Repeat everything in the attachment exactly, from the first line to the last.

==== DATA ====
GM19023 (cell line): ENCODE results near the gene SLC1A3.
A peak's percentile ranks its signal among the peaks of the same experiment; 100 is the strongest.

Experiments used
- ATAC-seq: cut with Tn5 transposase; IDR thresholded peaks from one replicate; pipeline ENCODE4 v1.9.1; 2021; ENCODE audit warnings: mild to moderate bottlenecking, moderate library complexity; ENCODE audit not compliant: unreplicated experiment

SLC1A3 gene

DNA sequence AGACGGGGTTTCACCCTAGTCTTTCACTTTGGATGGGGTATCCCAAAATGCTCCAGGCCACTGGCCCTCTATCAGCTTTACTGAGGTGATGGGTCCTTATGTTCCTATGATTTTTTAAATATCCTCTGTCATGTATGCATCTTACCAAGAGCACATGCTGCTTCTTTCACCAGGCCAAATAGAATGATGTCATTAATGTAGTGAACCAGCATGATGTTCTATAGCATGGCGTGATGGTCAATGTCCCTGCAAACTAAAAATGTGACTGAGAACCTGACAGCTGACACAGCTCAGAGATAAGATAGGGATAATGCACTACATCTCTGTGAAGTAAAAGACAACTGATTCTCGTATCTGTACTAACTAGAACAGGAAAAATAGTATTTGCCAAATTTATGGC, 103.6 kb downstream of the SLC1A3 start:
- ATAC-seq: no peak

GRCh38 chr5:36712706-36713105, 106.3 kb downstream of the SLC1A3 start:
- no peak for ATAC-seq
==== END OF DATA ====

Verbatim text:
GM19023 (cell line): ENCODE results near the gene SLC1A3.
A peak's percentile ranks its signal among the peaks of the same experiment; 100 is the strongest.

Experiments used
- ATAC-seq: cut with Tn5 transposase; IDR thresholded peaks from one replicate; pipeline ENCODE4 v1.9.1; 2021; ENCODE audit warnings: mild to moderate bottlenecking, moderate library complexity; ENCODE audit not compliant: unreplicated experiment

SLC1A3 gene

DNA sequence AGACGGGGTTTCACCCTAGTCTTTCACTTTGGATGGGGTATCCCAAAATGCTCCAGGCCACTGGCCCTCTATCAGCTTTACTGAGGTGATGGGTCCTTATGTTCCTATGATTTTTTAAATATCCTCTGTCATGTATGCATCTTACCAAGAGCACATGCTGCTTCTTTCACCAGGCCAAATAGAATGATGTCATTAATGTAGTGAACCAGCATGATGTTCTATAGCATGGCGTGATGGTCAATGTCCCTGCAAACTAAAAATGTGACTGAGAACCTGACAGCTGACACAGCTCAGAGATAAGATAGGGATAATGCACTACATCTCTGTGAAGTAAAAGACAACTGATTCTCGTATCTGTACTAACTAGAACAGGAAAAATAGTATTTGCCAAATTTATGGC, 103.6 kb downstream of the SLC1A3 start:
- ATAC-seq: no peak

GRCh38 chr5:36712706-36713105, 106.3 kb downstream of the SLC1A3 start:
- no peak for ATAC-seq